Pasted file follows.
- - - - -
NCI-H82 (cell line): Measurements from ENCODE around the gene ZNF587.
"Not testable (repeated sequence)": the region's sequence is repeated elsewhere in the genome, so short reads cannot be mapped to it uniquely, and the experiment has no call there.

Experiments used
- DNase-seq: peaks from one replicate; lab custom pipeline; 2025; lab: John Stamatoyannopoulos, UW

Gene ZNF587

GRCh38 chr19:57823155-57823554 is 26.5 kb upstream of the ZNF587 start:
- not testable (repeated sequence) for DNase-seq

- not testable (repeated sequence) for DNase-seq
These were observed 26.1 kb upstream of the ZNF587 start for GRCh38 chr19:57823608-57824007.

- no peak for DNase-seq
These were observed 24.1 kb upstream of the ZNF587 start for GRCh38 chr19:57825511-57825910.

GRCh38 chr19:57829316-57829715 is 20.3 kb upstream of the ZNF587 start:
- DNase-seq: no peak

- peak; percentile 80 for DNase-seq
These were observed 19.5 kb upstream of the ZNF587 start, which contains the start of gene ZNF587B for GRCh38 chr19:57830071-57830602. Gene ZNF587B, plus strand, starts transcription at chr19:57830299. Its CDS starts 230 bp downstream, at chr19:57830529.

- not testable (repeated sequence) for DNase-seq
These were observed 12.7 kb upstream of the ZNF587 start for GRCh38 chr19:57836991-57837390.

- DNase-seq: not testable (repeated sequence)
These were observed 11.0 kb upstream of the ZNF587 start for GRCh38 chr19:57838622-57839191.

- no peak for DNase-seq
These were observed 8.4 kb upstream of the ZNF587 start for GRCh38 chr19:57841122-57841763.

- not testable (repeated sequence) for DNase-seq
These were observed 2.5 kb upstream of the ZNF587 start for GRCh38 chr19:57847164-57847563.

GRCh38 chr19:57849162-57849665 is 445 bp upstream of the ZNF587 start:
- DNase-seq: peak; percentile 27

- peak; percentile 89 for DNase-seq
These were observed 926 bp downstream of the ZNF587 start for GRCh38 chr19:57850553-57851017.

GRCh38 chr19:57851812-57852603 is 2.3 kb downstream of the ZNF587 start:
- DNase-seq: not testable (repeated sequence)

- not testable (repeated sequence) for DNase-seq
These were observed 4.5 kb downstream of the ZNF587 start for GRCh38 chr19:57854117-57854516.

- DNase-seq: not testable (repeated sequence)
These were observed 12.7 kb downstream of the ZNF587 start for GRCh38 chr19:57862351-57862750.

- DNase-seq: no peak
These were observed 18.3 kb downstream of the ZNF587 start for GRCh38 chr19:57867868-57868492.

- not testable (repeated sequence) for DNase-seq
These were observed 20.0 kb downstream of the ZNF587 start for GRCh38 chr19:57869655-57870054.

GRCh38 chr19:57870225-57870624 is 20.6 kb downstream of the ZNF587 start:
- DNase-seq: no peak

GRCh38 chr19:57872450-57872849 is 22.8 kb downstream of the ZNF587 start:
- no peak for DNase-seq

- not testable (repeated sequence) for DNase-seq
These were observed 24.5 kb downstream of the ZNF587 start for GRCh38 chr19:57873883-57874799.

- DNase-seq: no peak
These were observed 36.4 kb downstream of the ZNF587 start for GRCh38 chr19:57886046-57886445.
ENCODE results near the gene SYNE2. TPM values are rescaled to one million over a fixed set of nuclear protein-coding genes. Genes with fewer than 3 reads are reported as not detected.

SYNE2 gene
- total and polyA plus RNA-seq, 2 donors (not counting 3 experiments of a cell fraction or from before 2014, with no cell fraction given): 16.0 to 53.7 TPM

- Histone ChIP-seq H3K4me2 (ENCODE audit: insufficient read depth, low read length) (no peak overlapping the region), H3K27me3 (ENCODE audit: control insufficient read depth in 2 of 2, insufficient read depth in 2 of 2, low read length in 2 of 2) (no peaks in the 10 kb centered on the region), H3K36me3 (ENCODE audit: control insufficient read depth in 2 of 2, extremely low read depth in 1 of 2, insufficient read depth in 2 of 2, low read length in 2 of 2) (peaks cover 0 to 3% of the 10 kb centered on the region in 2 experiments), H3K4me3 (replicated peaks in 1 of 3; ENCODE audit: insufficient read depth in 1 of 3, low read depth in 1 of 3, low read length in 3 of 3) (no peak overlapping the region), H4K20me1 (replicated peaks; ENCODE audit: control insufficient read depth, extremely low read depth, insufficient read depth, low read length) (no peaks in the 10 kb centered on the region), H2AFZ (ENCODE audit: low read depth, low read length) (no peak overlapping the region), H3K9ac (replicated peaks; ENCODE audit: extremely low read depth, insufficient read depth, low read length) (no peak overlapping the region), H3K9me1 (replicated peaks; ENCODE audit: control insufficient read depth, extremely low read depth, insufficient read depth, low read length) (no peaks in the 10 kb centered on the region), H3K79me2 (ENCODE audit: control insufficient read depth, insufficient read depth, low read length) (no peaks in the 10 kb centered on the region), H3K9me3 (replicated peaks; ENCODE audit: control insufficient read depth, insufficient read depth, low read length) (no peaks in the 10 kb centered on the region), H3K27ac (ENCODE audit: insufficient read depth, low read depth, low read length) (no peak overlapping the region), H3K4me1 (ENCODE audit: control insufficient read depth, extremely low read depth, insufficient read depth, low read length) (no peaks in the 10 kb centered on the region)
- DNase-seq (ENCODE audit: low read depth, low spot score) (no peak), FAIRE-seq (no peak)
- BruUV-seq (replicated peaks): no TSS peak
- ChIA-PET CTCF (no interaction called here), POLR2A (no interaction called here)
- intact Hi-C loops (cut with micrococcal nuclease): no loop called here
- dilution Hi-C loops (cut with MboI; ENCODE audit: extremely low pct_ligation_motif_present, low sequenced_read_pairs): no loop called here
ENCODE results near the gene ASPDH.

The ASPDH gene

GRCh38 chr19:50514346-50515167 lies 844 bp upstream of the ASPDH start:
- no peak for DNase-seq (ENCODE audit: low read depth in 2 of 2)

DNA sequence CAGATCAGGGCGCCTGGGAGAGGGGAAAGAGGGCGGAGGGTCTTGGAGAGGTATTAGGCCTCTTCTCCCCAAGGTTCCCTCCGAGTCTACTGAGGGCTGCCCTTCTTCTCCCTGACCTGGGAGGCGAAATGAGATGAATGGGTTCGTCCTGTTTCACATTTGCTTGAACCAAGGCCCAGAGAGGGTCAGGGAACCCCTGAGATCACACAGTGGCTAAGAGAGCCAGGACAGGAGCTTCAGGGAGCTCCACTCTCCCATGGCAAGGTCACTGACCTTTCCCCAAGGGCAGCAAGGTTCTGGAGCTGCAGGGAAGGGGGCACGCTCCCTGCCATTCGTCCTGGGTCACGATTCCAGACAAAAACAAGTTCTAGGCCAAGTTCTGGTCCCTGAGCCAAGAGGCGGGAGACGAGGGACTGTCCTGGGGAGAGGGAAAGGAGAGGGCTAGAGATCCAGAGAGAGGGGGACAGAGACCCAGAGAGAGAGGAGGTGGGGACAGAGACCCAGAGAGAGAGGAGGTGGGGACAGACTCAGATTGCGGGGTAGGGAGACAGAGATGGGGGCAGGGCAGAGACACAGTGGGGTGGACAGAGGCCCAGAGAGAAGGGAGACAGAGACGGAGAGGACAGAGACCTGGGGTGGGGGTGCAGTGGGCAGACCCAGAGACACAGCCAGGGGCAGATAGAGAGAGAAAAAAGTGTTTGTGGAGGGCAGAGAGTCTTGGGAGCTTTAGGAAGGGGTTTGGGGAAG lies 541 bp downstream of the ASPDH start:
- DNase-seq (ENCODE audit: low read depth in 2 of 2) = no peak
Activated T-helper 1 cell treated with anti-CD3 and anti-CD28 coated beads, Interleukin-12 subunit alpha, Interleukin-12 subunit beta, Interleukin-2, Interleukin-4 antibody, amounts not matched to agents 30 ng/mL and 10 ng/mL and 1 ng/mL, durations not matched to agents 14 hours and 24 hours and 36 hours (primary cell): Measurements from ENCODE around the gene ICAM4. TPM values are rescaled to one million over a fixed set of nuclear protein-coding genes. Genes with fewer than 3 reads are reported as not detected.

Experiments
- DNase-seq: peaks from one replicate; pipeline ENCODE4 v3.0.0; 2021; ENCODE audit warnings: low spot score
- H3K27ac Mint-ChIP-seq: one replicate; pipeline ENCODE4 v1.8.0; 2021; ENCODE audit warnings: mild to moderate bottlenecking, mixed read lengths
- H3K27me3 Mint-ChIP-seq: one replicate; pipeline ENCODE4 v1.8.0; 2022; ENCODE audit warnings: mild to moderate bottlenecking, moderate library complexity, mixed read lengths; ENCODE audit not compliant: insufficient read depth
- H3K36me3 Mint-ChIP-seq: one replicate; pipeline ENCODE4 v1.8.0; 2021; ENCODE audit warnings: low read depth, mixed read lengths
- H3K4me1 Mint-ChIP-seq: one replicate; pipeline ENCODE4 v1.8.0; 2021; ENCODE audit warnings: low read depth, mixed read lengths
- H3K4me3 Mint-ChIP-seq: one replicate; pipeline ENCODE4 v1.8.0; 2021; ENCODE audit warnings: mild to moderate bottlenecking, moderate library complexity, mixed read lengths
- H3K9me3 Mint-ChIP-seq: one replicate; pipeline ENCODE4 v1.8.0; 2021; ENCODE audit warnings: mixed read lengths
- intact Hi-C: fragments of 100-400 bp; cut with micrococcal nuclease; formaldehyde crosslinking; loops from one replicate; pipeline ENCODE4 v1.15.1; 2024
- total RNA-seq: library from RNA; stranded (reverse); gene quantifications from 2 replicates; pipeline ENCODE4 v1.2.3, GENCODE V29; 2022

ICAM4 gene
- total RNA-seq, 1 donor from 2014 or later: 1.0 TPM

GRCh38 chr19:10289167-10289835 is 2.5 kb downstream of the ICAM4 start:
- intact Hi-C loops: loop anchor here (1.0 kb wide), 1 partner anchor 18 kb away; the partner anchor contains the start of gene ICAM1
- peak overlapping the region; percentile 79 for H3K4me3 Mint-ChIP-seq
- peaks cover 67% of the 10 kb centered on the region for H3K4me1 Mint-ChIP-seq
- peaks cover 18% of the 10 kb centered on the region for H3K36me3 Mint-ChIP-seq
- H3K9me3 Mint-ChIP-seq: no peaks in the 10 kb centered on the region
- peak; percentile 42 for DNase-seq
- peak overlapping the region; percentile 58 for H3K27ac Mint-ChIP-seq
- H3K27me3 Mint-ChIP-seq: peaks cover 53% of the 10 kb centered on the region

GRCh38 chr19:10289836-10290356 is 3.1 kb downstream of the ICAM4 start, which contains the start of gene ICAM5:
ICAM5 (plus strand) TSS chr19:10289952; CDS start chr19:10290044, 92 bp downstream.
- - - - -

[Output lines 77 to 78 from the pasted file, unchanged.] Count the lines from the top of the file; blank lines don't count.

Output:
- peaks cover 67% of the 10 kb centered on the region for H3K4me1 Mint-ChIP-seq
- peaks cover 18% of the 10 kb centered on the region for H3K36me3 Mint-ChIP-seq